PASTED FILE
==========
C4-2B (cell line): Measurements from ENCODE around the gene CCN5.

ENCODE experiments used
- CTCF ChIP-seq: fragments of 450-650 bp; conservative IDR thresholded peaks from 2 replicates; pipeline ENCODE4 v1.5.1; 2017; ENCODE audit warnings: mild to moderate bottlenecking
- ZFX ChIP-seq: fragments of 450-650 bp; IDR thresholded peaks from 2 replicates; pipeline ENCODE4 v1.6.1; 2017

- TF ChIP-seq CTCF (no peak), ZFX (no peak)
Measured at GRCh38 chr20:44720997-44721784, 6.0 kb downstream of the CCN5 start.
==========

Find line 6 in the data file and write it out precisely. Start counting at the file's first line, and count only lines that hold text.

Measured at GRCh38 chr20:44720997-44721784, 6.0 kb downstream of the CCN5 start.